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Sudan coup: Protests continue after military takeover

Super Admin 22 Oct 26
Media caption, Demonstrators take to the streets of Khartoum to protest against the arrests

Defiant protesters remain on the streets of Sudan after the country's armed forces launched a military coup.

Chanting and waving flags, they have blocked roads in the capital Khartoum and around the country following the takeover.

On Monday coup leader Gen Abdel Fattah Burhan dissolved civilian rule, arrested political leaders and called a state of emergency.

Soldiers opened fire on crowds and reportedly killed ten people.

The coup has drawn global condemnation. Diplomats told AFP news agency the UN Security Council is due to meet on Tuesday to discuss the crisis.

Gen Abdel Fattah Burhan sought to justify the takeover by blaming political infighting. Troops are reported to have been going house to house in Khartoum arresting local protest organisers.

The city's airport is closed and international flights are suspended. The internet and most phone lines are also down.

Central Bank staff have reportedly gone on strike, and across the country doctors are said to be refusing to work in military run hospitals except in emergencies.

Civilian leaders and their military counterparts have been at odds since long-time ruler Omar al-Bashir was overthrown in 2019.

US Secretary of State Antony Blinken said the military's actions "are a betrayal of Sudan's peaceful revolution". The US has halted $700m (£508m) in aid.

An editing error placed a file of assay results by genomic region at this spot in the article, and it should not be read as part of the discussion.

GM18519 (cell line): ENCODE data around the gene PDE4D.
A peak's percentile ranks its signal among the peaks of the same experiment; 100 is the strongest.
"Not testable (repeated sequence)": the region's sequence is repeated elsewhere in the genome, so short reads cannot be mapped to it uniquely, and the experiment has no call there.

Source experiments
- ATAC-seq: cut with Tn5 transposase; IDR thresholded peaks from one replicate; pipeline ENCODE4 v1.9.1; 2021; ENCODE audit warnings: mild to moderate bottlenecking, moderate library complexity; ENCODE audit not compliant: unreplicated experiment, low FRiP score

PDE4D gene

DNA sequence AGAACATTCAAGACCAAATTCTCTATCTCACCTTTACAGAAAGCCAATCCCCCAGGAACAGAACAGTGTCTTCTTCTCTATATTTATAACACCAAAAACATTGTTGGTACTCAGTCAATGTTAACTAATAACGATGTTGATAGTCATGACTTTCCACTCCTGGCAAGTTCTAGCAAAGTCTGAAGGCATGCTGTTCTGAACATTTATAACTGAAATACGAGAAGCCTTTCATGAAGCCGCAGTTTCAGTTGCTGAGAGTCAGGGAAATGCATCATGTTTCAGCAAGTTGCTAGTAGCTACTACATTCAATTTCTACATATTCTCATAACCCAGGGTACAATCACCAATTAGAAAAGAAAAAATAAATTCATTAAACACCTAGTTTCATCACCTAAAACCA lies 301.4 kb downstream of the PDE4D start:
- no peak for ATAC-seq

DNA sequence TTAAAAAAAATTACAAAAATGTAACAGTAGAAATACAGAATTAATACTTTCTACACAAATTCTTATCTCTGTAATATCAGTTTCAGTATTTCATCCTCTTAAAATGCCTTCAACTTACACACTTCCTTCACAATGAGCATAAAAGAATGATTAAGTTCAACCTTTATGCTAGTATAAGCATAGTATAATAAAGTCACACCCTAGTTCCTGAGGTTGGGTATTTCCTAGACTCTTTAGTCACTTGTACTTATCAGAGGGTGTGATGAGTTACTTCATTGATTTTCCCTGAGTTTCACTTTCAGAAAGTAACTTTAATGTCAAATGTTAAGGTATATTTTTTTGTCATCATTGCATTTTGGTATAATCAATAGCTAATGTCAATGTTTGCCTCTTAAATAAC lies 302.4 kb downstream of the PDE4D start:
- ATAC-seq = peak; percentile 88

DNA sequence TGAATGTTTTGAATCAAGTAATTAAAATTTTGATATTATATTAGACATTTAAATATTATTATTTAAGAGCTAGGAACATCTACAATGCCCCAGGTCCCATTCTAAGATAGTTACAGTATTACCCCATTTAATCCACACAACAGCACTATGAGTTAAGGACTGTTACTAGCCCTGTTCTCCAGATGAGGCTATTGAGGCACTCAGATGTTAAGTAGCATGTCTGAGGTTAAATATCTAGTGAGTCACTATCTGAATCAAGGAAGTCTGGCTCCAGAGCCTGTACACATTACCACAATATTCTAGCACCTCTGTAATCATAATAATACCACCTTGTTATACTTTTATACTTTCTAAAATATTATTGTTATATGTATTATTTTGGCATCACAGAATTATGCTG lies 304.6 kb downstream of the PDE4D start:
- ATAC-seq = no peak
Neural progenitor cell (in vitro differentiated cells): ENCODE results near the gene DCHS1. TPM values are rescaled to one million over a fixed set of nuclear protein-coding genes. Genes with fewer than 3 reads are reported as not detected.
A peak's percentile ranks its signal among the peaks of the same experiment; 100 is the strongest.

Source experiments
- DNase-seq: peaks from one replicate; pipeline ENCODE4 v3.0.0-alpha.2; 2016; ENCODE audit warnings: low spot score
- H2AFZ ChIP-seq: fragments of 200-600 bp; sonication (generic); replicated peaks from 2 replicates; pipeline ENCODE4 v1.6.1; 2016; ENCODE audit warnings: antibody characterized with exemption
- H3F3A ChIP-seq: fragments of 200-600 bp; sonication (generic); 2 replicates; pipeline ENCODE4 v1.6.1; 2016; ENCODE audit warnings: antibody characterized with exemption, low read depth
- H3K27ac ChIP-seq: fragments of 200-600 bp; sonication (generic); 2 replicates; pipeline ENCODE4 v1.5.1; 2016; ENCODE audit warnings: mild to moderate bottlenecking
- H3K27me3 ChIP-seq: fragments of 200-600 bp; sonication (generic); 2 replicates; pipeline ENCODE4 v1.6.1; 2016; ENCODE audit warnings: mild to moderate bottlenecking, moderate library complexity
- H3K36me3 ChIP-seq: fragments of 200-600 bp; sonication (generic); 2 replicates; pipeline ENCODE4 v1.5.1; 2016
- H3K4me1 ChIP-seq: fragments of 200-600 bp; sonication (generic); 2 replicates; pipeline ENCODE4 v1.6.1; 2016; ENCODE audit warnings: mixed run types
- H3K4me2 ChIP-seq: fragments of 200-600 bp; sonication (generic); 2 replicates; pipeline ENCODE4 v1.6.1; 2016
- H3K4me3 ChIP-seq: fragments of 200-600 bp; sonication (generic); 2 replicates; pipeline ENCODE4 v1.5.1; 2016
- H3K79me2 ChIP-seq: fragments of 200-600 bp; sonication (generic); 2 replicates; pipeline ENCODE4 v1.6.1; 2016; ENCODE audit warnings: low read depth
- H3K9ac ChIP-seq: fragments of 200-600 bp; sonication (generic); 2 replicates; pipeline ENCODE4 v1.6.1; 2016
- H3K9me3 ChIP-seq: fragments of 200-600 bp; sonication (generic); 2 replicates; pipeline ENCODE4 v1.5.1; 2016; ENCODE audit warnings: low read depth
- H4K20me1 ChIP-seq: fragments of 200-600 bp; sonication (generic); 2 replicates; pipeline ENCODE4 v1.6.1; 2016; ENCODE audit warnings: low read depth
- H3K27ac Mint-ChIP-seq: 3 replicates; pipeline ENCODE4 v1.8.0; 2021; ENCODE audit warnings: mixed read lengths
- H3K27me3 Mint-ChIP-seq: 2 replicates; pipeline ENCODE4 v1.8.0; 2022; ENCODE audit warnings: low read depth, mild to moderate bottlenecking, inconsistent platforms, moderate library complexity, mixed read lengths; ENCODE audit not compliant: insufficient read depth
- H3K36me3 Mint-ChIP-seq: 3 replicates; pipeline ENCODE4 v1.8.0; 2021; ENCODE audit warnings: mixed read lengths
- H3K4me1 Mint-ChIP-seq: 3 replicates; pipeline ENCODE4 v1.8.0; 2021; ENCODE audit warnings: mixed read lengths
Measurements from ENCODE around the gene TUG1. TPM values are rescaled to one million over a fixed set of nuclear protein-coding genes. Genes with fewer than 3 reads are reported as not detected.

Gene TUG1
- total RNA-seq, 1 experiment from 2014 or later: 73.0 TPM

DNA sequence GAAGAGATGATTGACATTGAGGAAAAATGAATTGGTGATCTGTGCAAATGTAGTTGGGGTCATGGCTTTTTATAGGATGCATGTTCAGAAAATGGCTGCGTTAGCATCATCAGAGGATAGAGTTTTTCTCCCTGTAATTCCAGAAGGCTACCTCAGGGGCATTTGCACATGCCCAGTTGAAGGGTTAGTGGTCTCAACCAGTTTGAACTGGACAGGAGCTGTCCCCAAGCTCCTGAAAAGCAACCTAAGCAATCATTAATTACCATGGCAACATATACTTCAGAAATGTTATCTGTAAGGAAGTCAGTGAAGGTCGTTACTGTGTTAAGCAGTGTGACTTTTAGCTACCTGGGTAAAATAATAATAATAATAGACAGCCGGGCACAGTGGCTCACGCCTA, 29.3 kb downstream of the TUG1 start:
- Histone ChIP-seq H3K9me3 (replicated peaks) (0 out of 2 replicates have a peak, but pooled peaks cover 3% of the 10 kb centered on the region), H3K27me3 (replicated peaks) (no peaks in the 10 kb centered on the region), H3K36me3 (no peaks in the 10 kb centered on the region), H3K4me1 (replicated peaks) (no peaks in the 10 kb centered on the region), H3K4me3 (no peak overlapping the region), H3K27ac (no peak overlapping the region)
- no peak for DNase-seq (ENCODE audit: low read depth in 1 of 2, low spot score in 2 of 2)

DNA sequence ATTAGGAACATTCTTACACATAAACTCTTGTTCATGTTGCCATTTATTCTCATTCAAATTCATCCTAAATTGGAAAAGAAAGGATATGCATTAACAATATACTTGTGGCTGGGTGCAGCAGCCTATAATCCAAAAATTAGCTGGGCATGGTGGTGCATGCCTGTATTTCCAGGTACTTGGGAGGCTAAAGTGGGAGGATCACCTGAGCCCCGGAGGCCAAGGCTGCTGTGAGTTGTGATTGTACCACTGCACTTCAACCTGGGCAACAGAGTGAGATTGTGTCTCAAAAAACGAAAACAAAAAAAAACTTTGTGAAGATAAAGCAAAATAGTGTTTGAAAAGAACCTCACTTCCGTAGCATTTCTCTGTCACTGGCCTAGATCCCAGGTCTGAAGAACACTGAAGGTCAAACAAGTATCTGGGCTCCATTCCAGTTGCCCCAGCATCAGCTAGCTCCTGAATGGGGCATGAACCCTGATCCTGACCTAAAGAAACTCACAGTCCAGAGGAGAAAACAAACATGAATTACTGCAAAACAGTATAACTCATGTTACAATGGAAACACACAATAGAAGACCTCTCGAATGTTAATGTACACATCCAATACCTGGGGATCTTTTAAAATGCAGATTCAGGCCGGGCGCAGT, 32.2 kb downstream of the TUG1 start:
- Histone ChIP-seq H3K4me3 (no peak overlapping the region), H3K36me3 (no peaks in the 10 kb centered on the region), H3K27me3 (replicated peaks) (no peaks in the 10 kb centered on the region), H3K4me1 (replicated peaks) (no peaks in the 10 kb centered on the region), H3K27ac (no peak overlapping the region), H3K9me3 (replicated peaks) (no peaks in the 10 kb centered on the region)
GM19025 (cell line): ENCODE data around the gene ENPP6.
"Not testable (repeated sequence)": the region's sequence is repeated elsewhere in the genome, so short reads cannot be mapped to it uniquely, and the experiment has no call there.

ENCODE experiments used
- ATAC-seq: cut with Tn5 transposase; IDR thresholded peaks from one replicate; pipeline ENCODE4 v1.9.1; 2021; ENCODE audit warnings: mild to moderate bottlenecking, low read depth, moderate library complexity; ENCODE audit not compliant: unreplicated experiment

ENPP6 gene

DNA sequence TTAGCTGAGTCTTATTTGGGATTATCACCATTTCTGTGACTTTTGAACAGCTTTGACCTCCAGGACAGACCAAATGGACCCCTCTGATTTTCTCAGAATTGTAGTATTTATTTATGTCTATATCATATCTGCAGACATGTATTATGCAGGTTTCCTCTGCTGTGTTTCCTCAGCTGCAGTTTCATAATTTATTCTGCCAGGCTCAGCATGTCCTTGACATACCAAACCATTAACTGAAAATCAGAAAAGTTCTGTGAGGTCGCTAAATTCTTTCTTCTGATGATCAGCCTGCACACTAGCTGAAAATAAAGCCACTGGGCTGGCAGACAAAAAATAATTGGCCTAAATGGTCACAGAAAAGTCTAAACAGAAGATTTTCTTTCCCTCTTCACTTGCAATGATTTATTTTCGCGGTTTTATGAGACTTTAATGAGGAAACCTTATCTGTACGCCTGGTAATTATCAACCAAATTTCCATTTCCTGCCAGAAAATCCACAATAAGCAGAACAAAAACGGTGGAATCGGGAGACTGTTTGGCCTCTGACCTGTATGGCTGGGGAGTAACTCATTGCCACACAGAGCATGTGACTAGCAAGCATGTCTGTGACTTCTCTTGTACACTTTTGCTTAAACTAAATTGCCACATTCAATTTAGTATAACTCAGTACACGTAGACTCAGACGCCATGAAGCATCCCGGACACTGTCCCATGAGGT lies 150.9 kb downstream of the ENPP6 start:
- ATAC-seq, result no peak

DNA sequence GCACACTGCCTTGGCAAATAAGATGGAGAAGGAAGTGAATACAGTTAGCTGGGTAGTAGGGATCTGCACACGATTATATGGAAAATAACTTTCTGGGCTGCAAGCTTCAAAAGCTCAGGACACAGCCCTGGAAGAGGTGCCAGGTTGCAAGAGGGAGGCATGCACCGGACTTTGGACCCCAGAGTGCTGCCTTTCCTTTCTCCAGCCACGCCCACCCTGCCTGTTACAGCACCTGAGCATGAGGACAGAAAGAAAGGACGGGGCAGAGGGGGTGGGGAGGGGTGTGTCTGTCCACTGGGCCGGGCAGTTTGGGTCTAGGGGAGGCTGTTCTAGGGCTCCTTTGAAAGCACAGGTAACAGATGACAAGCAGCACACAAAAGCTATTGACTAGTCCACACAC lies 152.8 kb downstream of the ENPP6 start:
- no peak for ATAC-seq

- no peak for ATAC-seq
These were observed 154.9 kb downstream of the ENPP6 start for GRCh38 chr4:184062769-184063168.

After a night of protests, demonstrators remained on the streets on Tuesday morning, demanding the return of civilian rule.

"Civilian rule is the people's choice," they chanted as they set up barricades of burning tyres. Many women are also taking part, shouting "no to military rule".

The protests continue despite troops opening fire on demonstrators on Monday.

One wounded protestor told reporters he was shot in the leg by the army outside the military headquarters, while another man described the military firing first stun grenades, then live ammunition.

"Two people died, I saw them with my own eyes," said Al-Tayeb Mohamed Ahmed. Sudan's doctors' union and the information ministry also wrote on Facebook that the fatal shootings had happened outside the military compound.

Pictures from a hospital in the city showed people with bloodied clothing and various injuries.

Image caption, Thousands of people, including many women and children, protested outside the military compound in Khartoum

World leaders have reacted with alarm to news of the military takeover.

The US has joined the UK, EU, UN and African Union, of which Sudan is a member, in demanding the release of political leaders who are now under house arrest in unknown locations.

Among them are Prime Minister Abdalla Hamdok and his wife, along with members of his cabinet and other civilian leaders.

BBC Arabic's Mohamed Osman reported from the capital that a special security unit of the military went to the prime minister's home early on Monday morning, and tried to persuade Mr Hamdok to agree to the coup, but he refused.

The agreement between civilian and military leaders signed in 2019 was designed to steer Sudan towards democracy but has proven fragile with a number of previous coup attempts, the last just over a month ago.

Gen Abdel Fattah Burhan, who was head of the power-sharing council, said Sudan was still committed to the transition to civilian rule, with elections planned for July 2023.

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